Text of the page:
Mainstream Pitching Stats Are So Mainstream

felix

**Guest article by @greggorox**

At the risk of sounding like a certain “PMA” pitcher out west, I’m writing this article to proclaim mainstream pitching stats are too cool for this dude, know what I mean, brah? What do I mean when I say “mainstream pitching stats”? These are stats that mainstream media has spoon fed us over the years and we’ve accepted as gospel. Things like ERA, W-L, and saves, just to name a few.  These are the stats that are supposed to measure a pitcher’s value and worth, but do they really do so? I mean, are we supposed to measure how a pitcher’s worth based on if his team can give him consistent run support, even though he may be giving them quality start after quality start (not the mainstream definition of “quality start” that would net you a crisp 4.50 ERA)? How do we measure a pitcher’s worth based on a stat that changes when he’s not even on the mound? How can we take a stat seriously where you can “earn” a save if you’re the last arm throwing in a 30-3 game?
A prime example of how flawed mainstream stats are is Felix Hernandez’s Cy Young
season of 2010, where he finished with a W-L record of 13-12. A few goofball
writers refused to vote for King Felix because he was only one game over .500,
despite having an otherwise eye popping stat line (mainstream and saber). He
even got a fourth and fifth place vote! The Seattle team Hernandez pitched his
guts out for lost 101 games that year. 101. Hernandez had fifteen starts in
which he pitched at least 6.2 innings and gave up three or less runs, including
three games where he pitched eight innings or more while giving up one or zero
runs, yet got either a no decision or charged with a loss. Go to
baseball-reference.com, see for yourself, and have the desire to dog cuss those
writers who didn’t give King Felix their Cy vote. Is it fair that Hernandez got
tagged for 12 losses, where at least half of those were of no doing of his own?
If you value a pitcher’s W-L record, you probably also cite a QB’s W-L record
when debating who’s the better QB.

Folks, we’ve been fooled worse than Josh Hamilton on a low and away pitch—the mainstream media has convinced us that W-L, ERA, and saves aren’t hollow stats and should be the true measure of a pitcher’s success/failure. Are we going to sit on our couches or ballpark seats and continue to let this happen? Well, what I can do, you may be asking. Should we picket the MLB office in New York? Do we write a letter to the ghost of Dear Abby and ask her for advice? Do we quit watching baseball and take up knitting? Well, you could do any of those things, but may I suggest you
look at alternative stats, aka saber metrics, to set you free from the silliness
of mainstream stats?

One saber stat I absolutely love is FIP (not to be confused with the unfortunate cat
disease), Fielding Independent Pitching. Fangraphs describes FIP best as it
“measures what a player’s ERA should have looked like over a given time period,
assuming that performance on balls in play and timing were league average.”
(http://www.fangraphs.com/library/pitching/fip/). It’s more of a “what will happen”, than “what are you doing now” type of stat, but if you take the time to study it you will find that it’s far more accurate and useful than ERA.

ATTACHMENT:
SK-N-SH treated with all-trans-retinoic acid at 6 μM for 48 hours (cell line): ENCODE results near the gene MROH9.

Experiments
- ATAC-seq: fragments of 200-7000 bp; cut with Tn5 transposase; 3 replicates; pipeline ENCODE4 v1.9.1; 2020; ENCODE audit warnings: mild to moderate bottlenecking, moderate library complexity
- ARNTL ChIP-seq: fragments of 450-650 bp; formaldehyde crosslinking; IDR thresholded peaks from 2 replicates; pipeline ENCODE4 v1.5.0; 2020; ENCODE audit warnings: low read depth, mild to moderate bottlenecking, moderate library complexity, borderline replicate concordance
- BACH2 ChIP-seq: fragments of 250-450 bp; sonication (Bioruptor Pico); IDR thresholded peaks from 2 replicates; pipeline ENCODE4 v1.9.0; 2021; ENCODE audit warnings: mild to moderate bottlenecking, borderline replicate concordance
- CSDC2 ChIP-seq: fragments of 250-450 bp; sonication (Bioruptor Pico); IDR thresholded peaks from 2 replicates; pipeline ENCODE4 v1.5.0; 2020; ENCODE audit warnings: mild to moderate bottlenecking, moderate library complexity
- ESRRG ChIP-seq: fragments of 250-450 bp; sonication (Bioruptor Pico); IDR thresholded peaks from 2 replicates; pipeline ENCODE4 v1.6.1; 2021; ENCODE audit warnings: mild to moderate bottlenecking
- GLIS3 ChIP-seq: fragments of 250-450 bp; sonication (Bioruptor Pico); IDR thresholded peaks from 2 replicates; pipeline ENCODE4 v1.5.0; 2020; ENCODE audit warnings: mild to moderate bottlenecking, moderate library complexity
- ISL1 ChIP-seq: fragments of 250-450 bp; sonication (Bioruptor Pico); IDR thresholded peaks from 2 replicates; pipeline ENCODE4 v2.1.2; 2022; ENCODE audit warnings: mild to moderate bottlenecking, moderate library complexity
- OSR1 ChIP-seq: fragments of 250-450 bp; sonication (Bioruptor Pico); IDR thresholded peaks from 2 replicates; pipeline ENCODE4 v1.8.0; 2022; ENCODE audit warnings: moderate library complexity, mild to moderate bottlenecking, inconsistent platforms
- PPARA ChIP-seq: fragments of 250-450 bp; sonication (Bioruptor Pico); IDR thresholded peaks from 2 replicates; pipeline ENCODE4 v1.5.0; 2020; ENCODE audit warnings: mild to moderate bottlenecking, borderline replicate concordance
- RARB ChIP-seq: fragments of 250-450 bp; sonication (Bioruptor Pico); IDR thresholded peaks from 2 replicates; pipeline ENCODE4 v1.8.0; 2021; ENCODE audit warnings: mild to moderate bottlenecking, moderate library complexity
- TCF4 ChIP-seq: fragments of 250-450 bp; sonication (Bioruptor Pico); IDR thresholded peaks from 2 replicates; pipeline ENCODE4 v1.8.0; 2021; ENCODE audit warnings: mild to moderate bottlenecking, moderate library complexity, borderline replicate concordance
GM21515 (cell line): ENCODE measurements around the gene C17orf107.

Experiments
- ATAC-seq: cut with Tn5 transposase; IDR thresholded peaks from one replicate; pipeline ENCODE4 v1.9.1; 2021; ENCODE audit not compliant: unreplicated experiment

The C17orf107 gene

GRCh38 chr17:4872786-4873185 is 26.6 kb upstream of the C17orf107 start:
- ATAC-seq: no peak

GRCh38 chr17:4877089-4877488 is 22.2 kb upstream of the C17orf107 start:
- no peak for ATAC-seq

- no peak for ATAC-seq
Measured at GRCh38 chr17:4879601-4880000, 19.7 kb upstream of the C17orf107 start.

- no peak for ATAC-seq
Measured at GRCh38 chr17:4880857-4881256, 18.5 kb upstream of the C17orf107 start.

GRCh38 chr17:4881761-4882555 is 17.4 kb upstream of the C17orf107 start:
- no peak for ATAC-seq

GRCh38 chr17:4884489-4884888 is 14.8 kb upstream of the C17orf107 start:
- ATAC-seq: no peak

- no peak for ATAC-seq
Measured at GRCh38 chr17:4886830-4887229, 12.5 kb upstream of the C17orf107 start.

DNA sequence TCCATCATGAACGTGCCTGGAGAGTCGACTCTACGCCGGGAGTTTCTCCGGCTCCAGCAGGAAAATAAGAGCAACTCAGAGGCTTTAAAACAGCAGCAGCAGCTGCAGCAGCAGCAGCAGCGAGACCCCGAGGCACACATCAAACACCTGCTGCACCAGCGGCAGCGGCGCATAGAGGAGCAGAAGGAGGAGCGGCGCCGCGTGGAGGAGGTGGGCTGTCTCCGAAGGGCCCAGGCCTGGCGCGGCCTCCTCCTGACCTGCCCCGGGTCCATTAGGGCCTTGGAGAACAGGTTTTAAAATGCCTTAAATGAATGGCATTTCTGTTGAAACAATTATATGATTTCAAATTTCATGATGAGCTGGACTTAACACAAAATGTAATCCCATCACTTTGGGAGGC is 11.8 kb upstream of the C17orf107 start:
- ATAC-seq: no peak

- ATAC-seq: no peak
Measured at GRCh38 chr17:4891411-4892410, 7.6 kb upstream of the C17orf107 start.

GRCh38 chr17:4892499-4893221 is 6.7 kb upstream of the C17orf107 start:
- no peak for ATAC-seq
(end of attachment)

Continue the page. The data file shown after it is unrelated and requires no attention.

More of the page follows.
Another wonderful alternative stat is ERA+, which adjusts a pitcher’s ERA in conjunction with the pitcher’s ballpark and league ERA. The ERA+ average is set at 100; a score above 100 indicates that the pitcher can be called “above average” and
below 100 “below average”. Are you still with me? Hey you in the back, wake
up!

I know that might be a lot to take in, but trust me ERA+ gives you a more accurate
measurement of a pitcher’s value/worth than your mainstream ERA you see on TV
and stat sheets. It takes into account where the pitcher pitches the majority of
his games and calculates accordingly, something ERA can’t do. John Lennon asked
us to give peace a chance—I say give ERA+ a chance.

As far as saves, I’ll say only this: Wes Littleton, August 27, 2007. You can’t
debate that point if I gave you a thousand years. If you don’t know what I’m
talking about, Google it and see for yourself. Be sure to have aspirin
handy.

I encourage you to think outside the box and research saber stats, pick ones you
like/agree with, and use those to measure a player’s worth. Don’t rely on the
mainstream media for your baseball knowledge. They’re getting paid to write
articles about a player’s favorite dessert and which player has the hottest
wife, not to properly educate you on the great game of baseball. Do yourself a
huge favor and wean yourself off the mainstream pacifier and join us grownups at
the adult’s table! 😀 Mainstream stats may net you a fake blonde, with a fake
tan/fake everything, but saber stats will net you that cute, nerdy girl, with
glasses and a ponytail that can kick your ass in Jeopardy, all the while
adjusting her fantasy lineups. I apologize for overloading your brain with the
use of the word “mainstream” throughout this article, but it was necessary to
call this travesty to your attention. Now if you’ll excuse me, I have a shampoo
commercial to film (I’m flying myself to the shoot).

@Greggorox is a guest columnist for ShutDownInning.com.
Patrick Despain
Patrick is a member of the IBWAA and creator of Shutdown Inning. He was raised him Arlington, Texas and grew up watching games on HSE and listening to Eric Nadel and Mark Holtz on the radio. He is a long time Rangers fan and never achieved his dream of being a bat boy. He know lives in Georgia with dreams of a Texas return.

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